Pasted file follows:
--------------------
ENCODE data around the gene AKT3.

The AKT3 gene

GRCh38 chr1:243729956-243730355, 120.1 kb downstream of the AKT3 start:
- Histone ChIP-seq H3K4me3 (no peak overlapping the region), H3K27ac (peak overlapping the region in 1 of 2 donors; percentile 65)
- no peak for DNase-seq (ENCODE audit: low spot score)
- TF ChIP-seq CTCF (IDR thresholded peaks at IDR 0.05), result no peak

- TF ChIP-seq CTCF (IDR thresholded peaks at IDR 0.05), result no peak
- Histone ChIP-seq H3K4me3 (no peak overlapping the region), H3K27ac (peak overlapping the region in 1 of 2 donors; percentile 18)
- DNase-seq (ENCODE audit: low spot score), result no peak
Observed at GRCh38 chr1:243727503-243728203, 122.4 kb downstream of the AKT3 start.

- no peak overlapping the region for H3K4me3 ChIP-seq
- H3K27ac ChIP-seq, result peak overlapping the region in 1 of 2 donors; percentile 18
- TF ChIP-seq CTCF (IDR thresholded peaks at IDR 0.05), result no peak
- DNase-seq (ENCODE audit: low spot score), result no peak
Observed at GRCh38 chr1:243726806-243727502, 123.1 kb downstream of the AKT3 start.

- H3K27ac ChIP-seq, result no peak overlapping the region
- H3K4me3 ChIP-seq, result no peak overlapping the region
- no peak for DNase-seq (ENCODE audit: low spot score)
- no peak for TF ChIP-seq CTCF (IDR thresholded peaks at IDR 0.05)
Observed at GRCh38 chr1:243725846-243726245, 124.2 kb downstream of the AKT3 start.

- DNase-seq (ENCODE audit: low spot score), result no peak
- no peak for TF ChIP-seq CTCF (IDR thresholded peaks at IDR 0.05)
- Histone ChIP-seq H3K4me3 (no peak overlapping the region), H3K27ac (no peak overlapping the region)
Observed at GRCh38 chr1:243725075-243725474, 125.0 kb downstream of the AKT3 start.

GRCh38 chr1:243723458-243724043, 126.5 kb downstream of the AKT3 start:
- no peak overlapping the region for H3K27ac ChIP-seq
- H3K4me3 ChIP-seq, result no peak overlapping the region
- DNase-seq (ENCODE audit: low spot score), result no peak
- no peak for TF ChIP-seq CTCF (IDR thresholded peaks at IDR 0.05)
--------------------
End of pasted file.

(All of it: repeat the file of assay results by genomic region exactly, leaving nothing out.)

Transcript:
ENCODE data around the gene AKT3.

The AKT3 gene

GRCh38 chr1:243729956-243730355, 120.1 kb downstream of the AKT3 start:
- Histone ChIP-seq H3K4me3 (no peak overlapping the region), H3K27ac (peak overlapping the region in 1 of 2 donors; percentile 65)
- no peak for DNase-seq (ENCODE audit: low spot score)
- TF ChIP-seq CTCF (IDR thresholded peaks at IDR 0.05), result no peak

- TF ChIP-seq CTCF (IDR thresholded peaks at IDR 0.05), result no peak
- Histone ChIP-seq H3K4me3 (no peak overlapping the region), H3K27ac (peak overlapping the region in 1 of 2 donors; percentile 18)
- DNase-seq (ENCODE audit: low spot score), result no peak
Observed at GRCh38 chr1:243727503-243728203, 122.4 kb downstream of the AKT3 start.

- no peak overlapping the region for H3K4me3 ChIP-seq
- H3K27ac ChIP-seq, result peak overlapping the region in 1 of 2 donors; percentile 18
- TF ChIP-seq CTCF (IDR thresholded peaks at IDR 0.05), result no peak
- DNase-seq (ENCODE audit: low spot score), result no peak
Observed at GRCh38 chr1:243726806-243727502, 123.1 kb downstream of the AKT3 start.

- H3K27ac ChIP-seq, result no peak overlapping the region
- H3K4me3 ChIP-seq, result no peak overlapping the region
- no peak for DNase-seq (ENCODE audit: low spot score)
- no peak for TF ChIP-seq CTCF (IDR thresholded peaks at IDR 0.05)
Observed at GRCh38 chr1:243725846-243726245, 124.2 kb downstream of the AKT3 start.

- DNase-seq (ENCODE audit: low spot score), result no peak
- no peak for TF ChIP-seq CTCF (IDR thresholded peaks at IDR 0.05)
- Histone ChIP-seq H3K4me3 (no peak overlapping the region), H3K27ac (no peak overlapping the region)
Observed at GRCh38 chr1:243725075-243725474, 125.0 kb downstream of the AKT3 start.

GRCh38 chr1:243723458-243724043, 126.5 kb downstream of the AKT3 start:
- no peak overlapping the region for H3K27ac ChIP-seq
- H3K4me3 ChIP-seq, result no peak overlapping the region
- DNase-seq (ENCODE audit: low spot score), result no peak
- no peak for TF ChIP-seq CTCF (IDR thresholded peaks at IDR 0.05)